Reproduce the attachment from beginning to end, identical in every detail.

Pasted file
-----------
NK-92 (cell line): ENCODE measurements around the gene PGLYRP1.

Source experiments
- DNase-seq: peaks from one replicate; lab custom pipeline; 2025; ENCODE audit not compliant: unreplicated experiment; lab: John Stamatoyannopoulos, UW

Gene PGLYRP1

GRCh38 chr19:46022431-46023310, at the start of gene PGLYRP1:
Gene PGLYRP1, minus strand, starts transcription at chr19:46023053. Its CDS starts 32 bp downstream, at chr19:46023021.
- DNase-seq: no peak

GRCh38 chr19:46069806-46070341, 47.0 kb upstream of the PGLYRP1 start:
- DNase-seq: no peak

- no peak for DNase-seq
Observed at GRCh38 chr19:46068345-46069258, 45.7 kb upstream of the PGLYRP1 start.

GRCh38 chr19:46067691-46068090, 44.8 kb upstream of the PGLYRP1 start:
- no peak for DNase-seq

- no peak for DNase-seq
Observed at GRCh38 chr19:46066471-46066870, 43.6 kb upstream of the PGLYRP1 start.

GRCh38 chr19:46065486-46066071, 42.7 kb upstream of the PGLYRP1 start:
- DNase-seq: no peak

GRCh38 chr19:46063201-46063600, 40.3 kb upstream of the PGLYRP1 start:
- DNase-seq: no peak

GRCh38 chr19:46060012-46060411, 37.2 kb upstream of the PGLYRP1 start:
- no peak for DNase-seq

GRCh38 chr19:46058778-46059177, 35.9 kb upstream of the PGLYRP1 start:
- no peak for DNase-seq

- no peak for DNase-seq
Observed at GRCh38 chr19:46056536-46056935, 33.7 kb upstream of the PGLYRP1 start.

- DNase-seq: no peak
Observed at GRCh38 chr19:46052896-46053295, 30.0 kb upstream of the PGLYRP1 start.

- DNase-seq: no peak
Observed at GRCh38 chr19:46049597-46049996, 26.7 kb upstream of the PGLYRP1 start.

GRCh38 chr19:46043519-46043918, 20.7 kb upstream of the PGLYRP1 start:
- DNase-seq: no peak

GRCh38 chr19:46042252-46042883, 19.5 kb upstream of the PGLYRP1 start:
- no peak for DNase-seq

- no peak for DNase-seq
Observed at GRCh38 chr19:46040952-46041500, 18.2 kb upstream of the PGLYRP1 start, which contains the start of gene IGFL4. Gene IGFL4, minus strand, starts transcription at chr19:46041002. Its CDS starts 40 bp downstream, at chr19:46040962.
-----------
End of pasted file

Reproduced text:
NK-92 (cell line): ENCODE measurements around the gene PGLYRP1.

Source experiments
- DNase-seq: peaks from one replicate; lab custom pipeline; 2025; ENCODE audit not compliant: unreplicated experiment; lab: John Stamatoyannopoulos, UW

Gene PGLYRP1

GRCh38 chr19:46022431-46023310, at the start of gene PGLYRP1:
Gene PGLYRP1, minus strand, starts transcription at chr19:46023053. Its CDS starts 32 bp downstream, at chr19:46023021.
- DNase-seq: no peak

GRCh38 chr19:46069806-46070341, 47.0 kb upstream of the PGLYRP1 start:
- DNase-seq: no peak

- no peak for DNase-seq
Observed at GRCh38 chr19:46068345-46069258, 45.7 kb upstream of the PGLYRP1 start.

GRCh38 chr19:46067691-46068090, 44.8 kb upstream of the PGLYRP1 start:
- no peak for DNase-seq

- no peak for DNase-seq
Observed at GRCh38 chr19:46066471-46066870, 43.6 kb upstream of the PGLYRP1 start.

GRCh38 chr19:46065486-46066071, 42.7 kb upstream of the PGLYRP1 start:
- DNase-seq: no peak

GRCh38 chr19:46063201-46063600, 40.3 kb upstream of the PGLYRP1 start:
- DNase-seq: no peak

GRCh38 chr19:46060012-46060411, 37.2 kb upstream of the PGLYRP1 start:
- no peak for DNase-seq

GRCh38 chr19:46058778-46059177, 35.9 kb upstream of the PGLYRP1 start:
- no peak for DNase-seq

- no peak for DNase-seq
Observed at GRCh38 chr19:46056536-46056935, 33.7 kb upstream of the PGLYRP1 start.

- DNase-seq: no peak
Observed at GRCh38 chr19:46052896-46053295, 30.0 kb upstream of the PGLYRP1 start.

- DNase-seq: no peak
Observed at GRCh38 chr19:46049597-46049996, 26.7 kb upstream of the PGLYRP1 start.

GRCh38 chr19:46043519-46043918, 20.7 kb upstream of the PGLYRP1 start:
- DNase-seq: no peak

GRCh38 chr19:46042252-46042883, 19.5 kb upstream of the PGLYRP1 start:
- no peak for DNase-seq

- no peak for DNase-seq
Observed at GRCh38 chr19:46040952-46041500, 18.2 kb upstream of the PGLYRP1 start, which contains the start of gene IGFL4. Gene IGFL4, minus strand, starts transcription at chr19:46041002. Its CDS starts 40 bp downstream, at chr19:46040962.